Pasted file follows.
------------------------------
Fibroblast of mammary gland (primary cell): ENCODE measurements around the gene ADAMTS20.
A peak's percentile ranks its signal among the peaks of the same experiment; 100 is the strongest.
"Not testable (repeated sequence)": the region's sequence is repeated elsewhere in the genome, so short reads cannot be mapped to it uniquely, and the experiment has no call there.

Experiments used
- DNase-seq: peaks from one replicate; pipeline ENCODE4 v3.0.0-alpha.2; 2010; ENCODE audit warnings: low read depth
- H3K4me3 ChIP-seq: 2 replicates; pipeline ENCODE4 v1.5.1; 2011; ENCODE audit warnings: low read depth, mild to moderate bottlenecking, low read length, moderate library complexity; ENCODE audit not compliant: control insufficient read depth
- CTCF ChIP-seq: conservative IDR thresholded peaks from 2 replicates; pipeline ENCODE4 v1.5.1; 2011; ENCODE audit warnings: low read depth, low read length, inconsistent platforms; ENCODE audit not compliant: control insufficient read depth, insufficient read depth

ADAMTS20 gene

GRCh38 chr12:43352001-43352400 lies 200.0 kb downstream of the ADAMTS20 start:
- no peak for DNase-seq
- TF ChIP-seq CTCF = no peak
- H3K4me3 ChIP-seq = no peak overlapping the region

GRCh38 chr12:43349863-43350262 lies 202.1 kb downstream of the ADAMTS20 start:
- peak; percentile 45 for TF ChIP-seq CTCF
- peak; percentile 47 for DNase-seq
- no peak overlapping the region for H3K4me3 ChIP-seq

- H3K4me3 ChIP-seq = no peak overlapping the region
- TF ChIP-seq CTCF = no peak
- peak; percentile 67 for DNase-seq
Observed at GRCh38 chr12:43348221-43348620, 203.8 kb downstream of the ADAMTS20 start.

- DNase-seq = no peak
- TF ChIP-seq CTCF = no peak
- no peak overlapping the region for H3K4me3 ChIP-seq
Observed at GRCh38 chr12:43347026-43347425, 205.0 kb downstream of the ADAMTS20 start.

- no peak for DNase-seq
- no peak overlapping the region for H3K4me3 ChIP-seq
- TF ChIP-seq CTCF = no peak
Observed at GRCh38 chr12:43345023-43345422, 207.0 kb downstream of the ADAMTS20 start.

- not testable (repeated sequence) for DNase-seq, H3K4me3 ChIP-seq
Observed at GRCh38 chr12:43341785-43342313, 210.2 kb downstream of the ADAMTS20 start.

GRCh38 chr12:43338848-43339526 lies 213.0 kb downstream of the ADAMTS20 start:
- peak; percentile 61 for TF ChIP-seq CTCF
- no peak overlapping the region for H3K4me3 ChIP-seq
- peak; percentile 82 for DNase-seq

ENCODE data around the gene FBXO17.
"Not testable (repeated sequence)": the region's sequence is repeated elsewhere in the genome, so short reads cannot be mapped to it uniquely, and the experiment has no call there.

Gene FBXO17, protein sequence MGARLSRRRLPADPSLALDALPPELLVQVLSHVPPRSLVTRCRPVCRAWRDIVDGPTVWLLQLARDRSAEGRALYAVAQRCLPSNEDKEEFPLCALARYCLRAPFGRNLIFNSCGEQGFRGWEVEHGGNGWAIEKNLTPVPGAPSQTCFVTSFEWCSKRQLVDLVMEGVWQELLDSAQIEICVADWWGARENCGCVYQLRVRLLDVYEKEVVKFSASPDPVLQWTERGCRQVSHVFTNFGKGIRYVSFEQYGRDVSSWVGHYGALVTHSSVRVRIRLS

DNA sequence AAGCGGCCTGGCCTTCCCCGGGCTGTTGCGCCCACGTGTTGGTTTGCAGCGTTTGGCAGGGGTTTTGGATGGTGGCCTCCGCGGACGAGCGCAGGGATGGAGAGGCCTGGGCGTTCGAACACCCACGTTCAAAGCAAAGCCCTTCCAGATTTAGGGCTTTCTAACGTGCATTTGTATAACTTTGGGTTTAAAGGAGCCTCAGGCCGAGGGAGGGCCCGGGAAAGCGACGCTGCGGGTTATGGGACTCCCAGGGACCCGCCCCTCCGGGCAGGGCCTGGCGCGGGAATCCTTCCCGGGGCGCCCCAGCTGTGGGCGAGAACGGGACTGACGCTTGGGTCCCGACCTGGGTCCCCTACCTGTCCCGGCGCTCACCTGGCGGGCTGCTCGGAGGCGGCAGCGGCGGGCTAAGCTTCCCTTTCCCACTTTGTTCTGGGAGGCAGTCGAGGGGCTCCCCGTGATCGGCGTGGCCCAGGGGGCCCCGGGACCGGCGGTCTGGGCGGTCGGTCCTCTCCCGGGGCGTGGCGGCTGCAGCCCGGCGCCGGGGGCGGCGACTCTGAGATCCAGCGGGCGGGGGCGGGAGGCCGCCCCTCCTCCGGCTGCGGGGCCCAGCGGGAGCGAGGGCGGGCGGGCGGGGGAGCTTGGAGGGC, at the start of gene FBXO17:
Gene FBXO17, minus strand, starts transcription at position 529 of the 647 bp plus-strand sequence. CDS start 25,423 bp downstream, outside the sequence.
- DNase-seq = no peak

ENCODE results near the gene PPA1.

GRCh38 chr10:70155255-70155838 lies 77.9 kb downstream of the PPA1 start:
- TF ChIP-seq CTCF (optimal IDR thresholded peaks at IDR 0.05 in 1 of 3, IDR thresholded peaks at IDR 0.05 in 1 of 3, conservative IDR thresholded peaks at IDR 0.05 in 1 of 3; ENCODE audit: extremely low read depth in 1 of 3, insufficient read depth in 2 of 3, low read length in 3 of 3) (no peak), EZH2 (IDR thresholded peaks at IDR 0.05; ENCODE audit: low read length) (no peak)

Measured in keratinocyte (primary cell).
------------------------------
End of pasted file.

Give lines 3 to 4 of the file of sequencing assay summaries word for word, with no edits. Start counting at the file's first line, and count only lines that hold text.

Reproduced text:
"Not testable (repeated sequence)": the region's sequence is repeated elsewhere in the genome, so short reads cannot be mapped to it uniquely, and the experiment has no call there.

Experiments used